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In my domain there's a part where I have a root entity, with some fields, and then some other entity inside that aggregate, like this:

class AggregateRootEntity {
   ... some fields ...
   Entity listOfInstancesOfThatEntity = [];
}

Given that the aggregate can have, for instance, 200 instances of Entity in that list, how would you update the aggregate with a repository? I mean, if I update only an element of that list, I need to call the repository like repository.update(AggregateRootEntity), but if I do it like then I do not have a way to know what inner entity has changed, so I would need to either:

  1. Retrieve all the inner entities from storage and compute which of them have changed.
  2. Update all of them.

I dislike option 1 because that would make the repository code quite complicated. I also don't like option 2 because that would make every update very costly.

I'm also the same problem when I want to add a new Entity to the list, or remove one.

Any idea how can this be implemented to solve the listed problems? Am I approaching the problem in the wrong way?

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  • You don’t mention what type of database you’re using. I’m guessing relational, because this problem is typical for a relational database. Rolling your own change tracking mechanism can be very challenging, especially if you want to keep that code out of the domain. Are you not using an ORM that has change tracking?
    – Rik D
    Apr 24 at 12:52

2 Answers 2

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There is an alternative approach: do not to persist without business context.

The scenario you are describing happens all the time with so called "persistence agnostic" designs. This just means that the "logic" does not know anything about how to persist things. This unfortunately also automatically means that the persistence logic does not know anything about what actually happened. The end result is that the persistence part needs to reverse-engineer what happened and how to best persist it. For very simple scenarios this actually works.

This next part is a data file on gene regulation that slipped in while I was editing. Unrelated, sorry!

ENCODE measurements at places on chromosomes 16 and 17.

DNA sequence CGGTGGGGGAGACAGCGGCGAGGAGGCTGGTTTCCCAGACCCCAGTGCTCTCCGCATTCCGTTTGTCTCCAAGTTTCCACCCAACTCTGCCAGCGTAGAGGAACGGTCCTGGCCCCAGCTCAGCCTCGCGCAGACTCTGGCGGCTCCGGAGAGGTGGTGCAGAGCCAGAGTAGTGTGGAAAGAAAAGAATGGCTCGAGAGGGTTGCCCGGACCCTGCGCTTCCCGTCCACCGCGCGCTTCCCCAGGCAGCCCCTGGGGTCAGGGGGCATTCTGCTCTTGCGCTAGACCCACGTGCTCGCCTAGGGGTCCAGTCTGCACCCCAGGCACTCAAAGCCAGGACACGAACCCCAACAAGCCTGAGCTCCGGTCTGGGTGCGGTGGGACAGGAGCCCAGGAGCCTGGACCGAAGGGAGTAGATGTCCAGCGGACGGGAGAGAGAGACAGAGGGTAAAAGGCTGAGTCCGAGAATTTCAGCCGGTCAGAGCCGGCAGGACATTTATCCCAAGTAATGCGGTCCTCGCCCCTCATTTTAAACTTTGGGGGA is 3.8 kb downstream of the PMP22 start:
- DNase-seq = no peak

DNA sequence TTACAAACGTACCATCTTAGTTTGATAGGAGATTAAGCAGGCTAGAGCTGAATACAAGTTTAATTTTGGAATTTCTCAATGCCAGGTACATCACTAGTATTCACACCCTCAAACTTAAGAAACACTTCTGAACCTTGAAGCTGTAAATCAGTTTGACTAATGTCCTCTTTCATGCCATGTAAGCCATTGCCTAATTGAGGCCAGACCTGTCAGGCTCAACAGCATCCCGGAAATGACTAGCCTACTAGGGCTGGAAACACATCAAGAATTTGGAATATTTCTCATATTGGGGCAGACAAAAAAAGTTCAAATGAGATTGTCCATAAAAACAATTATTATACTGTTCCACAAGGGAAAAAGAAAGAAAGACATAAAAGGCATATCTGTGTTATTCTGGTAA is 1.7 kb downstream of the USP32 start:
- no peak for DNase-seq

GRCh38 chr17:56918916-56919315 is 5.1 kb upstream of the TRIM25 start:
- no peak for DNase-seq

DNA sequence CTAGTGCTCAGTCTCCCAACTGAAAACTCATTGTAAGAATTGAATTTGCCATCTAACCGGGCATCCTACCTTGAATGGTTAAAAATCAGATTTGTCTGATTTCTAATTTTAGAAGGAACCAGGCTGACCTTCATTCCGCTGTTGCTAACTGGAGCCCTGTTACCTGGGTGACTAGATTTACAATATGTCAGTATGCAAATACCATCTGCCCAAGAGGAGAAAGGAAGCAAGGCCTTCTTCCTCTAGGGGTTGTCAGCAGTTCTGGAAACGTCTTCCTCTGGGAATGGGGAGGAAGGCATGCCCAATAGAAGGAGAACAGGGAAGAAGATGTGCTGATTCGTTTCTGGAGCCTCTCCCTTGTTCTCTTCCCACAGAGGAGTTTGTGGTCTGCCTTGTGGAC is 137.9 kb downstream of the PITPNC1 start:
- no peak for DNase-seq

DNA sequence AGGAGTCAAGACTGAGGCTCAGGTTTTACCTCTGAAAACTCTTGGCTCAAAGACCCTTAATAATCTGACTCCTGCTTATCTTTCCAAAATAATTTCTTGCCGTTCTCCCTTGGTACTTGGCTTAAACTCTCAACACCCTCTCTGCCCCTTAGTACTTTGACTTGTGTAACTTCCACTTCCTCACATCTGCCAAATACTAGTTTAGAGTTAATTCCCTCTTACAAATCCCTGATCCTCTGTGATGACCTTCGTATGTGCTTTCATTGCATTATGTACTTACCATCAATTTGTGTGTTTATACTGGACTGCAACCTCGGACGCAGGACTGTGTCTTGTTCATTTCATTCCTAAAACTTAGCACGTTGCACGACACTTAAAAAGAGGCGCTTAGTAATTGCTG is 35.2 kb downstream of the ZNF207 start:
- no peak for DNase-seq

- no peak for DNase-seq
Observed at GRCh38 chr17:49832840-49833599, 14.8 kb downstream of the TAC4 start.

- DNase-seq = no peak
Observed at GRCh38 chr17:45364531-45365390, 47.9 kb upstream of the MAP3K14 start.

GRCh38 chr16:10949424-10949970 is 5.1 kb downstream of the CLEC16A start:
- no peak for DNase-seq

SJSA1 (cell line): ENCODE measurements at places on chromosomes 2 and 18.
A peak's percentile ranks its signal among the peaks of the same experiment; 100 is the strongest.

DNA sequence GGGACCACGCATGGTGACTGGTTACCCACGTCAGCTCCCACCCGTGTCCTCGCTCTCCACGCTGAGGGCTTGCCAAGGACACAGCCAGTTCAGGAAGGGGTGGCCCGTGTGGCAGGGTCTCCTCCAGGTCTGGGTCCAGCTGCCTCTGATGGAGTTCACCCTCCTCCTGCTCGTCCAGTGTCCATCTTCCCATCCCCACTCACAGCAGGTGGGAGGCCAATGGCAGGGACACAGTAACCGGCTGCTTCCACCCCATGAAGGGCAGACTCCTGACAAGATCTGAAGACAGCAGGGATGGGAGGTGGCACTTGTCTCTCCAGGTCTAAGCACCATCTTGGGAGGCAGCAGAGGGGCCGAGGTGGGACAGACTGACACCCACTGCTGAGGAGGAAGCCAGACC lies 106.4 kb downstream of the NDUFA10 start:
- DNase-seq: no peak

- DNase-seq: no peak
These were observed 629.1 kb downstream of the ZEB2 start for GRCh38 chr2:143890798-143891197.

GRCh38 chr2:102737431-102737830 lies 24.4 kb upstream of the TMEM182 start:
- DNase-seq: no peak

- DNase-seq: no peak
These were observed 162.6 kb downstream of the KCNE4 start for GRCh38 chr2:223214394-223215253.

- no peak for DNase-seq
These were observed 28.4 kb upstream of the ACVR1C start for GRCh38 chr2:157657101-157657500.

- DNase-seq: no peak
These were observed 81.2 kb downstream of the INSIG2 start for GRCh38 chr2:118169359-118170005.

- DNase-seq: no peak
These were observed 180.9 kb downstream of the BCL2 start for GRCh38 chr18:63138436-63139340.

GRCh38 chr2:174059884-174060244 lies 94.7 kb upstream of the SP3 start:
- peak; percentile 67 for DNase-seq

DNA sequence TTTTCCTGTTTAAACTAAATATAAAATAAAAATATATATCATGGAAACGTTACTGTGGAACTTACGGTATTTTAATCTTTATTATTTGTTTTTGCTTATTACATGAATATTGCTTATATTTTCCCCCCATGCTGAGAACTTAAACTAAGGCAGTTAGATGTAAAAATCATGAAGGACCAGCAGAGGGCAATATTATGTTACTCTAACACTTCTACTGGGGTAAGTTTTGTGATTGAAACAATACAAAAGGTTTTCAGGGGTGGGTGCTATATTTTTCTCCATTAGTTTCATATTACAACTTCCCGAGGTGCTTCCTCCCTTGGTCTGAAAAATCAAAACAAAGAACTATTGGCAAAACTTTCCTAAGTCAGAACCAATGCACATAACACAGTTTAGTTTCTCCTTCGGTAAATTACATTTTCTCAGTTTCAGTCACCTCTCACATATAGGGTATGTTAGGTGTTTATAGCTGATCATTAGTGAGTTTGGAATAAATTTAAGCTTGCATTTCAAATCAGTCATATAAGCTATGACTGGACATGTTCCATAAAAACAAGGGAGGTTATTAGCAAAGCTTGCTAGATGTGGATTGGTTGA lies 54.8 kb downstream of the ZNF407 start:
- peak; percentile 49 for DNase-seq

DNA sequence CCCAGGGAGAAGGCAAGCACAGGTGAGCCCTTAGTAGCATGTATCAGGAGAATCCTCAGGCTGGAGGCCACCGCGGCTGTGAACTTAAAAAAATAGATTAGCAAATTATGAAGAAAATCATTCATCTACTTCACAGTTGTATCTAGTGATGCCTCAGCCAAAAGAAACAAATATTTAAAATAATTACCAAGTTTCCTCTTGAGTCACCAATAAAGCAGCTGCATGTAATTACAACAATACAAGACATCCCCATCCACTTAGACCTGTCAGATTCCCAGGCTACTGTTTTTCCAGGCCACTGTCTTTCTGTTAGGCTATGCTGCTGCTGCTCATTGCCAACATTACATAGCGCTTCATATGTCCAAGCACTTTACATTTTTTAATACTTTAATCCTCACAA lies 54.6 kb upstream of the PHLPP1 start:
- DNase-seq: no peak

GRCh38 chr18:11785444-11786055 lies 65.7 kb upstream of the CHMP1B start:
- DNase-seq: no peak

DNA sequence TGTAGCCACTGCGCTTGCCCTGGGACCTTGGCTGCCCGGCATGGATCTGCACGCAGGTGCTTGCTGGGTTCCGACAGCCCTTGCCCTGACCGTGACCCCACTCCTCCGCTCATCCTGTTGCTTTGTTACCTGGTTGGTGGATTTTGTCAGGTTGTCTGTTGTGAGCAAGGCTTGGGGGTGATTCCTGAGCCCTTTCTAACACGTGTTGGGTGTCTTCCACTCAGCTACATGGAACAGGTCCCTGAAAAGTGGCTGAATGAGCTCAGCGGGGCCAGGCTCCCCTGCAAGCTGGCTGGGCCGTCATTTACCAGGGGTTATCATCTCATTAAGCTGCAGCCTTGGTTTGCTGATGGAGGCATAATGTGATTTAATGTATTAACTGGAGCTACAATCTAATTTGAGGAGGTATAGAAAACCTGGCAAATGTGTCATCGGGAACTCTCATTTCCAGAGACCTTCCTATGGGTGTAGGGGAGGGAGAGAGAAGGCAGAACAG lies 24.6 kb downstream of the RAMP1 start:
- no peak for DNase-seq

There are solutions for very specific things. For example your problem could conceivably be solved by tracking changes in data, then persisting those that changed.

However these will only work to a point and are arguably already business logic specific, since you do them to cover a specific case.

So instead of that, one alternative is to persist in the context of a use-case. For example if you are currently trying to disable all the credit cards of a customer, you can just fire one simple SQL statement and be done with it. You don't really need a separate in-memory data model that you later try to synchronize to the database.

Key is to not expose data, and instead expose behavior. If you manage to do that (and I'm not saying this is easy), these kinds of problems don't appear in the first place, since you always know exactly what the user is trying to do, hence you have the context with which you can optimize for the specific case.

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I delete all the existing data and re-insert inside a transaction.

This is only problematic (in relational dbs) if you also have operations on "All BigEnities" and is much faster that retrieve old version, compare, update.

You have:

   open trans
   delete sub entities by parent id
   delete entity by id
   (bulk?) insert rows
   close trans

you could also do a merge. not sure on the performance difference.

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